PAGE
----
The Hypersensitive Migraine Patient

In the vestibular lab, we see patients that sense motion too little, and patients that sense motion too much. Patients with chronic inner ear weakness may suffer from reduced information from the vestibular system regarding movement. They learn to rely on other information such as visual or tactile cues, and may be unsteady in situations where that information is unavailable (in the dark), or unreliable (busy visual environment).

Today, we are going to discuss the patient that senses motion too much. They may be overly sensitive to self motion or external visual motion. Most of us know people that are motion sensitive. Some people get seasick, some don’t. Most people can ride in the back seat of a car, a small minority cannot. Almost everyone can ride in an elevator, there are a few that would not dare. It comes down to a matter of threshold. What does it take to trigger discomfort and nausea?

When discussing this issue with patients, I use the example of an extreme threshold. If you strapped me in to my office chair, turned me upside down and spun me around, it wouldn’t take long to exceed my threshold and make me sick. We all have a threshold.  For some of us, that threshold is lower than functionally needed. We don’t need to ride on a roller coaster, but society expects us to be able to ride in a car. If we can’t, it impacts our quality of life.

Where does this hypersensitivity come from, and what can you do about it? Good questions, not so good answers.

Many people with a history of Migraines complain of increased sensitivity to many things, not just motion. Migrainuers report increased sensitivity to sound, light, touch, smell, motion, and visual motion. By visual motion, I mean movement in your visual field, even if you are still. Examples of this would be a train passing in front of you, lights flickering through the trees while riding in a car, or sitting too close to a large TV or movie screen.

A classic Migraine headache involves temporary increased sensitivity to light and sound, but there are many reports of increased sensitivity to motion and visual motion between episodes of classic Migraine headache.  This can present in two ways: Visual stimulation such a flickering lights, bright sunlight, or TV can trigger a full blown migraine headache, or they can trigger discomfort and nausea. We will discuss some theories about all this next time.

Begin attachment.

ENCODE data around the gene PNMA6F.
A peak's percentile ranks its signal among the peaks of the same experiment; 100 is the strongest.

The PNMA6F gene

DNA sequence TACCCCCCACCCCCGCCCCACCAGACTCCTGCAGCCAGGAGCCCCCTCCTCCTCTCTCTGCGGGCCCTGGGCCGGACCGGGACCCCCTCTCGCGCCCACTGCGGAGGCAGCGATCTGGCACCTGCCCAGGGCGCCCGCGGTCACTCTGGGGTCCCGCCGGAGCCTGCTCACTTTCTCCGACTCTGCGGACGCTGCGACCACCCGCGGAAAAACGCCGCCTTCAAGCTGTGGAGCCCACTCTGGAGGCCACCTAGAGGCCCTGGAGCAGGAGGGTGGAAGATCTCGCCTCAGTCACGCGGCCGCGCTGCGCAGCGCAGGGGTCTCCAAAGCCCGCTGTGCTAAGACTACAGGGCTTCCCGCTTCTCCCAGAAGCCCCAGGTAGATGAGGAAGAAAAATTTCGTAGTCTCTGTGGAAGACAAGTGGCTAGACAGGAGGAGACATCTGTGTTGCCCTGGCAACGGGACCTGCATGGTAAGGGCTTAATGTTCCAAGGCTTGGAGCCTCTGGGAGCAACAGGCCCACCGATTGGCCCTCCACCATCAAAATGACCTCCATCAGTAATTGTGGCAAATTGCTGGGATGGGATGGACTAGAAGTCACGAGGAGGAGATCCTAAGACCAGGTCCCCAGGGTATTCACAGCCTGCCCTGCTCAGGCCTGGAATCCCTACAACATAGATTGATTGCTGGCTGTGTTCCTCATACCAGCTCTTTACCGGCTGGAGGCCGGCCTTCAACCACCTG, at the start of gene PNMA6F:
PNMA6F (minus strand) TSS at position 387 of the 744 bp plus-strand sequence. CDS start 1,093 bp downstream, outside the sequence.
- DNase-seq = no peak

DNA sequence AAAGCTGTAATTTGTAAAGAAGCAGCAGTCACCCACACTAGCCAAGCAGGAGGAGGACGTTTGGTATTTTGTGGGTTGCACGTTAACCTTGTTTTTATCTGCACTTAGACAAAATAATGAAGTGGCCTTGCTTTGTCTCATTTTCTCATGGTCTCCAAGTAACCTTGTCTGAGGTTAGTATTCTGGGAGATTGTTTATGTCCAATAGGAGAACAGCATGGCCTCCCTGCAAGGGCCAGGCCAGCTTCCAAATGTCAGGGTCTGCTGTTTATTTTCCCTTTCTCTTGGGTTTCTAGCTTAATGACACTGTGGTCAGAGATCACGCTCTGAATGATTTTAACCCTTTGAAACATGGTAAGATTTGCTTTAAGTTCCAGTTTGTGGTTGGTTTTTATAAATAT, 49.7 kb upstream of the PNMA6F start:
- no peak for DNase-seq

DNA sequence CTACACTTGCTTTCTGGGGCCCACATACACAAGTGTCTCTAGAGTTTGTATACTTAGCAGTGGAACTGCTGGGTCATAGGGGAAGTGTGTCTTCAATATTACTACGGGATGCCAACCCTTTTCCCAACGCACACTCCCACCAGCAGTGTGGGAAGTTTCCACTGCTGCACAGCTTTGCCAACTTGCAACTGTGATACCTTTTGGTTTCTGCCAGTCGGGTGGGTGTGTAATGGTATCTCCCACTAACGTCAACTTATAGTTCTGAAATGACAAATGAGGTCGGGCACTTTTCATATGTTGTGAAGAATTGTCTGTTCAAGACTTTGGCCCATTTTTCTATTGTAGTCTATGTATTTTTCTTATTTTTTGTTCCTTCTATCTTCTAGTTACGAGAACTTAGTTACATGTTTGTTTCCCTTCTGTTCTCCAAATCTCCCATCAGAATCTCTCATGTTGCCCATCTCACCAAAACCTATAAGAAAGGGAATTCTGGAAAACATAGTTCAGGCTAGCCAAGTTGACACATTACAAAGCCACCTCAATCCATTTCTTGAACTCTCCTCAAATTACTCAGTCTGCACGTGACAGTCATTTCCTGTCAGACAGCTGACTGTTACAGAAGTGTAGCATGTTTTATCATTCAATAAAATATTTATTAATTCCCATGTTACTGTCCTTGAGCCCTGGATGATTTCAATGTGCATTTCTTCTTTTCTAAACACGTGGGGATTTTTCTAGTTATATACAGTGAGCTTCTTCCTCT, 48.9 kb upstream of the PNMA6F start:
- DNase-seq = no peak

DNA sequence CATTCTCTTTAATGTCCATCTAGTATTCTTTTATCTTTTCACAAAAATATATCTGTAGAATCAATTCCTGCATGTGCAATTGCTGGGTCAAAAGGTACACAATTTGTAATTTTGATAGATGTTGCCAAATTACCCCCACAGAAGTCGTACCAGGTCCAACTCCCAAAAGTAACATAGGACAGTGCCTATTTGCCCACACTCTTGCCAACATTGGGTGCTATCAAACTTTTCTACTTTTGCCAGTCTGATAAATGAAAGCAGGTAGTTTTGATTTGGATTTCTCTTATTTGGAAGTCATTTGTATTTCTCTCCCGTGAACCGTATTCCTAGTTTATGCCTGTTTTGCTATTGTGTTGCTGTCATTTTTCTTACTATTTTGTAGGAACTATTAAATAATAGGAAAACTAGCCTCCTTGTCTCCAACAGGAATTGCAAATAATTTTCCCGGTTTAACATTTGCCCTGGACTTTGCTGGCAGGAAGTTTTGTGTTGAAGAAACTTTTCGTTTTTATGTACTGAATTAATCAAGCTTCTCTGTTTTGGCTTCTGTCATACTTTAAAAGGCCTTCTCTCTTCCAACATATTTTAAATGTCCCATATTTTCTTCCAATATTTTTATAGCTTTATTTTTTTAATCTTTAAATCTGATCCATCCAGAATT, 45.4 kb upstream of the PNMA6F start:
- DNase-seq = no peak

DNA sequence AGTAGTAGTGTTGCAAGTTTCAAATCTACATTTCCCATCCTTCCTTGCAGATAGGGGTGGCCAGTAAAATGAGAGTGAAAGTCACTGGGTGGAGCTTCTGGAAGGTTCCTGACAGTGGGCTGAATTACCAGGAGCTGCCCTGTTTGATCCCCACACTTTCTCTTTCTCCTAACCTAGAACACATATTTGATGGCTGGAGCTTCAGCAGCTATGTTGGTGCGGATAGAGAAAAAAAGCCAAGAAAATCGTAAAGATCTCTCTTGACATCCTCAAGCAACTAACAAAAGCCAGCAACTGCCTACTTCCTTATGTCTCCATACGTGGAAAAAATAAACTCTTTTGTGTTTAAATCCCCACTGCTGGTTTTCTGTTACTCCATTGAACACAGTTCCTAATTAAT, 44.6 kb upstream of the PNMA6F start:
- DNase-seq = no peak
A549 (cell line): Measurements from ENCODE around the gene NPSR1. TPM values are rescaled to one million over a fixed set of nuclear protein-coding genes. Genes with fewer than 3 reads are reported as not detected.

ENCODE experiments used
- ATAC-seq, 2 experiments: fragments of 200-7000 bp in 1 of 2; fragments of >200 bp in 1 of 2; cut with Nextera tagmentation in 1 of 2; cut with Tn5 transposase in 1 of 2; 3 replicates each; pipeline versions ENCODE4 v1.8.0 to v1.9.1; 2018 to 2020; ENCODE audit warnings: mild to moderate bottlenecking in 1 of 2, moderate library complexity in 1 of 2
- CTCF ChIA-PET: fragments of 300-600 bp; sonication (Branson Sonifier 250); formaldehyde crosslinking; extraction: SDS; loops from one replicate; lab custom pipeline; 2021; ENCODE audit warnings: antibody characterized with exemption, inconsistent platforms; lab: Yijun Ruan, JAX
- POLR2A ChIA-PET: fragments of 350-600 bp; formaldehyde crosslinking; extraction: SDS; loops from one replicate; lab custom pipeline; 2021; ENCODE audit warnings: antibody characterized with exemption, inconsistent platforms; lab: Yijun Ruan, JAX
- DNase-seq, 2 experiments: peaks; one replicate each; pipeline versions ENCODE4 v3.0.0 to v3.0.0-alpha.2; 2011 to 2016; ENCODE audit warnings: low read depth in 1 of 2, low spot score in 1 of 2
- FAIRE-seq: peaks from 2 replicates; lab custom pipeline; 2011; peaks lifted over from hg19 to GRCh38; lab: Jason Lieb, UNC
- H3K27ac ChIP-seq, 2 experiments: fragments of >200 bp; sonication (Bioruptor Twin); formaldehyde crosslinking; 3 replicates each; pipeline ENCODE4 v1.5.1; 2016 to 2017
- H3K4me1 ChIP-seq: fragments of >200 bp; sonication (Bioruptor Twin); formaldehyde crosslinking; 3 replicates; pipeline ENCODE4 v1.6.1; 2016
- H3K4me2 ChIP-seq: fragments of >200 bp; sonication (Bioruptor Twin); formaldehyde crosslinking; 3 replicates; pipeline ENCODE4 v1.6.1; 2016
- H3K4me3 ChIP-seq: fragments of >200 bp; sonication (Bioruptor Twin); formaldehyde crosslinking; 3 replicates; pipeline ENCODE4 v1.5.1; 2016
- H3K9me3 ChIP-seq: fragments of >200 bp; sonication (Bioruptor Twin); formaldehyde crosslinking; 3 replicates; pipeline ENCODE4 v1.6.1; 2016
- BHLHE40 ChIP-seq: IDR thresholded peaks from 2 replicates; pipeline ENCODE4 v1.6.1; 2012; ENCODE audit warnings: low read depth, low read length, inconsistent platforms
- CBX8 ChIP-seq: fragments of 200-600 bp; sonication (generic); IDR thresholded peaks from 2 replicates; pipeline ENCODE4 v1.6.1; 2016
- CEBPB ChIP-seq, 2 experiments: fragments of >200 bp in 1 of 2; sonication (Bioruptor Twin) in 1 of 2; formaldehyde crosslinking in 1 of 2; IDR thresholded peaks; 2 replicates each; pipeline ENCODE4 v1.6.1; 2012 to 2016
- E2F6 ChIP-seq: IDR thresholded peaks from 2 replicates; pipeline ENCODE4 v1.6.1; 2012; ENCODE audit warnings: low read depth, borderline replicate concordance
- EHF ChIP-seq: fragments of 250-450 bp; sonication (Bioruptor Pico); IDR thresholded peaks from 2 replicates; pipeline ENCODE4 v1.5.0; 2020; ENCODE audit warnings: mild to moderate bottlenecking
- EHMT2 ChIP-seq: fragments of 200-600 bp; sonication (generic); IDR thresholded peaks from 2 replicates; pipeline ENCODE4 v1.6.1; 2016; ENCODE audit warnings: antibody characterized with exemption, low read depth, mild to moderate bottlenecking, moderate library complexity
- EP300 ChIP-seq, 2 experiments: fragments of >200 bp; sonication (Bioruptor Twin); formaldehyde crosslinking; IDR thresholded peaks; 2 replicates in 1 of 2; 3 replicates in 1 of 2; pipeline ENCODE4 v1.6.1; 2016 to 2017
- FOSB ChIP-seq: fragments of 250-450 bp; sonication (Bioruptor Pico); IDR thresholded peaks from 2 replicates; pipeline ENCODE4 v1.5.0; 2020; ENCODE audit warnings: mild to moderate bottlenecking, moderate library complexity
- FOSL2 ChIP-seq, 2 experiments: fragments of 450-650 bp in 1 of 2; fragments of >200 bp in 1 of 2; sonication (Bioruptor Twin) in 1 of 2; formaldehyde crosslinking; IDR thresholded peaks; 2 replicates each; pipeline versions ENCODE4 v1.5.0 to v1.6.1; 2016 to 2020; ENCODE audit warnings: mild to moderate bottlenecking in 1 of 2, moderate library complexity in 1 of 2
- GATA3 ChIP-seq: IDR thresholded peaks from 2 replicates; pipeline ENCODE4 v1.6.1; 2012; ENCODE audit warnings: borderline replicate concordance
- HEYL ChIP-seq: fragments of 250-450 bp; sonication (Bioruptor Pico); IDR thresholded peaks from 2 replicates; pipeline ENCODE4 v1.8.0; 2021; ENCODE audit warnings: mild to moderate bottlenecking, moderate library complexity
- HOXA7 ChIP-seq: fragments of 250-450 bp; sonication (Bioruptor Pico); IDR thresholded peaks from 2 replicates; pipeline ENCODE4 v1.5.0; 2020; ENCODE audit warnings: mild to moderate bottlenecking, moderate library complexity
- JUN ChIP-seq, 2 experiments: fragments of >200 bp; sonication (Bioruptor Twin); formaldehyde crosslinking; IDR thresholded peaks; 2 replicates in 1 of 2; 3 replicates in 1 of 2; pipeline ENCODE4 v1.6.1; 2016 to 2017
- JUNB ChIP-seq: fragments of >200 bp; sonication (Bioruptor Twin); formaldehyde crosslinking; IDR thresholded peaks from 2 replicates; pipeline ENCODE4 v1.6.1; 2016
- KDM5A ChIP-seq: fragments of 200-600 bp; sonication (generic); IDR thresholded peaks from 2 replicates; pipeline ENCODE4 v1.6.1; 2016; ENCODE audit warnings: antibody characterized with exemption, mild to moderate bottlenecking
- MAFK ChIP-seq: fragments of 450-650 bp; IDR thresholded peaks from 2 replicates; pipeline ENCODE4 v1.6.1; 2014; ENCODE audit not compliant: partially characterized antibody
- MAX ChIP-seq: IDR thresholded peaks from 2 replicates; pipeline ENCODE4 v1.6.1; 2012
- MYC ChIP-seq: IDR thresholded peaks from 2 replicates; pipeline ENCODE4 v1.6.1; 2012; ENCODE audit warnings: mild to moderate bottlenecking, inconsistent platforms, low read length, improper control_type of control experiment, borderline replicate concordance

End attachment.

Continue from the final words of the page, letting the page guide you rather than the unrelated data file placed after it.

About Alan Desmond

Dr. Alan Desmond is the director of the Balance Disorders Program at Wake Forest Baptist Health Center, and holds an adjunct assistant professor faculty position at the Wake Forest School of Medicine. In 2015, he received the Presidents Award from the American Academy of Audiology.

3 Comments

  1. Hi Alan,
    What can you tell me about migraine headaches that are triggered by barometric pressure change?

    1. Larry:
      Thanks for the question. As I understand it, a drop in barometric pressure against the body can mean a relative increase in pressure within the body. Not too unlike the pressure that builds up in the middle ear cavity on ascent, and that negative pressure that occurs on descent. For some people, apparently they can feel that pressure elsewhere in the body as well,
      Here’s a link to a short explanation http://www.accuweather.com/en/weather-news/weather-may-cause-migraines-joint-pain/41167122
      However, like most thing migraine related, they are still figuring it out.

  2. I was diagnosed in 2010 with endolymphatic hydrops secondary to Waardenburg syndrome. But the longer I live with my particular inner-ear problems, the more I’m convinced my diagnosis would be closer to migraine-associated vertigo.

    My migraines began about the time I noticed vestibular symptoms in 2008 and worsened this year with two hospitalizations for suspected stroke. An MRI revealed no stroke, so the hospitalist diagnosed hemiplegic migraine.

    There’s not a whole heck of a lot that Western medicine can do to help prevent or treat these severe migraines. Beta blockers give me insomnia, and triptans could cause a stroke, so I have turned to acupuncture and Chinese herbs, which so far seem to be helping me.

    I am very interested in continued research into the link between inner-ear disorders and migraine. Thanks for shining a light on this subject.

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